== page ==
THE SONG OF MALDON
Then he bade each warrior leave his horse, drive it afar and go forth on foot,
and trust to his hands and to his good intent.
Then Offa’s kinsman first perceived that the earl would suffer no faintness of
heart; he let his loved hawk fly from his hand to the wood and advanced to the
fight. By this it might be seen that the lad would not waver in the strife now
that he had taken up his arms.
With him Eadric would help his lord, his chief in the fray. He advanced to war
with spear in hand; as long as he might grasp his shield and broad sword, he
kept his purpose firm. He made good his vow, now that the time had come for him
to fight before his lord.
Then Brihtnoth began to array his men; he rode and gave counsel and taught his
warriors how they should stand and keep their ground, bade them hold their
shields aright, firm with their hands and fear not at all. When he had meetly
arrayed his host, he alighted among the people where it pleased him best, where
he knew his bodyguard to be most loyal.
Then the messenger of the Vikings stood on the bank, he called sternly, uttered
words, boastfully speaking of the seafarers’ message to the earl, as he stood on
the shore. “Bold seamen have sent me to you, and bade me say, that it is for you
to send treasure quickly in return for peace, and it will be better for you all
that you buy off an attack with tribute, rather than that men so fierce as we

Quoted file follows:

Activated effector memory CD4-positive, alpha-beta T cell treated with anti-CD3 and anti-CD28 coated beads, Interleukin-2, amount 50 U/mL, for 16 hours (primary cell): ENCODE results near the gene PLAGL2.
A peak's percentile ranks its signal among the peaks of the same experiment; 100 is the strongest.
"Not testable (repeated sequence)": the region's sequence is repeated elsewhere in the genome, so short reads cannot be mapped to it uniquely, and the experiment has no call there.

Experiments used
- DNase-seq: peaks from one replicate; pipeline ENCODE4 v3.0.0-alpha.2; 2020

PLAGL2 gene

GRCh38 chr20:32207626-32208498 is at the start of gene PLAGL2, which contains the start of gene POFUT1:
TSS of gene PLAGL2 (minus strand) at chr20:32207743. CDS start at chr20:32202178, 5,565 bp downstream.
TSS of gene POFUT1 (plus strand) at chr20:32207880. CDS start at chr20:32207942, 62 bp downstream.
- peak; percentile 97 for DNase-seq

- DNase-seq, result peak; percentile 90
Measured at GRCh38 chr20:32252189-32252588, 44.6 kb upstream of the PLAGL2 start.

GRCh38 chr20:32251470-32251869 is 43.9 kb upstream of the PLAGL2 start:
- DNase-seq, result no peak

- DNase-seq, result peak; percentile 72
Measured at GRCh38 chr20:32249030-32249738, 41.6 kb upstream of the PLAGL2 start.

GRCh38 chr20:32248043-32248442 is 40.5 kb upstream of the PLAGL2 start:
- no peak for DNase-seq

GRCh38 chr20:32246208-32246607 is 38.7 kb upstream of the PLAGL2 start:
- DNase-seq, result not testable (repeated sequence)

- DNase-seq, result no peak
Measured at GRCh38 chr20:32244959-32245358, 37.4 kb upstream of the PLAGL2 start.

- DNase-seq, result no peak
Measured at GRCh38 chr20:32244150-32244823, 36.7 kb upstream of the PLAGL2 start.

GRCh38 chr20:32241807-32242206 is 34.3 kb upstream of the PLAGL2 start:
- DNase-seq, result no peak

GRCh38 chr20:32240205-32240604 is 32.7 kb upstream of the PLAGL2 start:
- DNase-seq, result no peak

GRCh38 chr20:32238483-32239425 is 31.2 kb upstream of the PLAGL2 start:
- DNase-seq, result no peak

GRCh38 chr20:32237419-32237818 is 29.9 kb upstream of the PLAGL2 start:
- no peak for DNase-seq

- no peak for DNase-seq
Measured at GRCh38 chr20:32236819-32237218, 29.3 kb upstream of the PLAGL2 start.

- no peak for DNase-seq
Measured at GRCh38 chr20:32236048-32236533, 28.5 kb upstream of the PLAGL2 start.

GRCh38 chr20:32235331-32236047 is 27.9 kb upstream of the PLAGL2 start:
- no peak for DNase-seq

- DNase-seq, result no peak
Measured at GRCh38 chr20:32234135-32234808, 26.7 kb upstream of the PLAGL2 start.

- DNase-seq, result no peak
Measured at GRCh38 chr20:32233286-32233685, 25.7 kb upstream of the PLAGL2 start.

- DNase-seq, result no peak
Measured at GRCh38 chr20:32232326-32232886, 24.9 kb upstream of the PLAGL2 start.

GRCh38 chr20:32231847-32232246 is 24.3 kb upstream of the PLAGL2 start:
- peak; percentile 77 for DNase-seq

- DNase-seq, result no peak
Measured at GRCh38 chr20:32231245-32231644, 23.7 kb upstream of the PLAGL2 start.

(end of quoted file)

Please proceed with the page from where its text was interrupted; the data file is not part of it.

should give you battle. There is no need that we destroy each other, if you are
rich enough for this. In return for the gold we are ready to make a truce with
you. If you who are richest determine to redeem your people, and to give to the
seamen on their own terms wealth to win their friendship and make peace with us,
we will betake us to our ships with the treasure, put to sea and keep faith with
Brihtnoth lifted up his voice, grasped his shield and shook his supple spear,
gave forth words, angry and resolute, and made him answer: “Hear you, searover,
what this folk says? For tribute they will give you spears, poisoned point and
ancient sword, such war gear as will profit you little in battle. Messenger of
the seamen, take back a message, say to your people a far less pleasing tale,
how that there stands here with his troop an earl of unstained renown, who is
ready to guard this realm, the home of Ethelred my lord, people and land; it is
the heathen that shall fall in the battle. It seems to me too poor a thing that
you should go with our treasure unfought to your ships, now that you have made
your way thus far into our land. Not so easily shall you win tribute; peace must
be made with point and edge, with grim battle-play, before we give tribute.”
Then he bade the warriors advance, bearing their shields, until they all stood
on the river bank. Because of the water neither host might come to the other.